Our Research Solid-state scrap processing: A pathway to drastically reduce water consumption in steelmaking

Principal Investigator

Cem Tasan

  • Thomas B. King Associate Professor of Metallurgy
  • Department of Materials Science and Engineering

Professor Cem Tasan is the Thomas B. King Associate Professor of Metallurgy in the Department of Materials Science and Engineering (DMSE) at MIT. He received his PhD in mechanics of materials from the Eindhoven University of Technology in the Netherlands. Then he moved to Max-Planck-Institut für Eisenforschung in Germany, where he worked first as a post-doctoral researcher, then as a group leader. He joined DMSE at MIT in January 2016 and received tenure there in May 2022. Professor Tasan explores the boundaries of physical metallurgy, solid mechanics, and in-situ microscopy in order to design new alloys with exceptional damage-resistance.

Photo credit: Adam Glanzman


Can we manufacture formable sheet metal by consolidating steel scrap without melting, thereby using less freshwater than traditional steel processing? Can we make this process continuous and scale it up to displace iron-ore based steel processing?

Research Strategy

  • Assess the technical feasibility of consolidating high-end metal scrap (e.g., stainless steel, copper) as a beachhead market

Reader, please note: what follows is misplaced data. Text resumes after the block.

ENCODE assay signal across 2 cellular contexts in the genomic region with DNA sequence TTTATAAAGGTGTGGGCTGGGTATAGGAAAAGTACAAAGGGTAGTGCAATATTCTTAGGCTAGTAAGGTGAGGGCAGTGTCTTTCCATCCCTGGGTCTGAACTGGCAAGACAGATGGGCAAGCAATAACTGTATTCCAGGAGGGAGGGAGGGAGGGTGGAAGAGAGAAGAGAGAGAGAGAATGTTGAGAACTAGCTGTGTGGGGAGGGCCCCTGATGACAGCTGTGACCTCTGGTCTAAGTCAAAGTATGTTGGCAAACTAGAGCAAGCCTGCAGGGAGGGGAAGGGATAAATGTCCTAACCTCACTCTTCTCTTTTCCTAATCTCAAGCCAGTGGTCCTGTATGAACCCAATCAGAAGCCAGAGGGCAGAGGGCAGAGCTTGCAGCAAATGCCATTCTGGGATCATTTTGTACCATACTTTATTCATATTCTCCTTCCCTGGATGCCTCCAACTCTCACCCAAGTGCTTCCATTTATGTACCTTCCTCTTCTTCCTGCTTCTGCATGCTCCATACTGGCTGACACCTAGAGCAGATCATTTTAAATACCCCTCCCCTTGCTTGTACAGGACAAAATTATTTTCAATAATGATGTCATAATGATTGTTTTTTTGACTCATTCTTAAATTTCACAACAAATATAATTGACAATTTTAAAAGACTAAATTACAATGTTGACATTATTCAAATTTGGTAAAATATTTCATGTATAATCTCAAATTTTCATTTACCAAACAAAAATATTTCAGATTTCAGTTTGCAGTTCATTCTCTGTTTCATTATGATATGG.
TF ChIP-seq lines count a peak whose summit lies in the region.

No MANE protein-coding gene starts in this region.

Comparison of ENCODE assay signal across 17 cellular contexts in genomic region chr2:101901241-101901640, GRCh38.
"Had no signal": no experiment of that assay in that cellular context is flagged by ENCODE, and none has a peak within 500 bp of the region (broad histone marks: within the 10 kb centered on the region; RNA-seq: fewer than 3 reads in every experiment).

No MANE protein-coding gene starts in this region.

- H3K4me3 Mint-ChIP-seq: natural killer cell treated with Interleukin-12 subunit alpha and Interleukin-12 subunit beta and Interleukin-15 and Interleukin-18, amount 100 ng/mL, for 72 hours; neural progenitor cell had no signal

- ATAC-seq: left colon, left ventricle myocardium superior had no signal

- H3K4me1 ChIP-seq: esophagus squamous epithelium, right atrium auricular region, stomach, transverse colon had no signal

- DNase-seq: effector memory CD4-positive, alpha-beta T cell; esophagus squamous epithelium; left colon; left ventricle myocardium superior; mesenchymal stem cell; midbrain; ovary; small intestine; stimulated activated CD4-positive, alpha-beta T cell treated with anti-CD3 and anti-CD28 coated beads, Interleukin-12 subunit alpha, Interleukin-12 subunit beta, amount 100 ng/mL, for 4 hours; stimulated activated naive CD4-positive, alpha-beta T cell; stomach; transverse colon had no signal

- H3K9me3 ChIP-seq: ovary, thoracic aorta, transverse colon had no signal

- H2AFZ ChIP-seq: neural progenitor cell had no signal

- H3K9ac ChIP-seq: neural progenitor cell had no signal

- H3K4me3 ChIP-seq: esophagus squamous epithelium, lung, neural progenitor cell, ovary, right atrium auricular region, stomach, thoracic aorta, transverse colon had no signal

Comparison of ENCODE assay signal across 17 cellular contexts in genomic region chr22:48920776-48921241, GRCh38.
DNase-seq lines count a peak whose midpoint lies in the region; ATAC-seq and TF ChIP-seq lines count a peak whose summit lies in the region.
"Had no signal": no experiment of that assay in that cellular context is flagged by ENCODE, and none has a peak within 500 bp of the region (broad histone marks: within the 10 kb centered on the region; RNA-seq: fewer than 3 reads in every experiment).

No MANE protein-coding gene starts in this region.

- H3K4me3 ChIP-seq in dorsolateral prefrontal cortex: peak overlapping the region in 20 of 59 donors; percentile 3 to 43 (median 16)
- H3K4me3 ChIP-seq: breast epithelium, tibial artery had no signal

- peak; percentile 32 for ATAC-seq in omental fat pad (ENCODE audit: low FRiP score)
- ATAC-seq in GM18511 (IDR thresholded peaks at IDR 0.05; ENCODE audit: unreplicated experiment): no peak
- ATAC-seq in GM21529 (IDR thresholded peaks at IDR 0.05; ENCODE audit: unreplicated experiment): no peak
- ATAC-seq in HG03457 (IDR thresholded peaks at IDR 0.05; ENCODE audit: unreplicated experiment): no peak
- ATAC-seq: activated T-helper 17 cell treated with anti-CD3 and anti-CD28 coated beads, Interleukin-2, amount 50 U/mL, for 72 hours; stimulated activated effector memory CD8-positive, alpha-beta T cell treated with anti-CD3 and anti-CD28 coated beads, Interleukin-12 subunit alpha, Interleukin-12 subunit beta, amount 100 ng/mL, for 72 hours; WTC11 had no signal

• Engineer a product prototype, manufacturable by lab-scale consolidation
  • Complete the system design of the automated processing unit based on thermo- economical analysis
  • Use customer discovery to finalize the initial product offering

Project description

J-WAFS Solutions Program

Scrap Metal Consolidation (SMC) is a metal-forming process for transforming scrap metal pieces into formable sheet metal in a solid state. SMC is an alternative to conventional metal recycling processes, which require large amounts of fresh water and energy and contribute to 8% of total CO2 emissions globally. If implemented at scale, SMC can decrease the energy need for steel recycling by up to 86%, as well as reduce the linked CO2 emissions and water consumption. In the United States, 46% of annual steel production is linked to steel recycling, and the research team estimates that it is possible to replace half of the U.S. steel recycling operations with SMC.

Through lab-scale proof-of-principle investigations, the researchers have already identified SMC metallurgical process conditions and validated the mechanical formability of resulting steel sheets, focusing on the case of mild steel, the most common sheet metal scrap. The J-WAFS project will:

  1. Build customer product prototypes
  2. Design the processing unit
  3. Develop a scale-up strategy and business model

Learn more about Cem Tasan:

Additional Details

Impact Areas

  • Water
  • Climate & Sustainability

Research Themes

  • Sustainability & Adaptation

Year Funded

  • 2023

Grant Type

  • Solutions Grant


  • Ongoing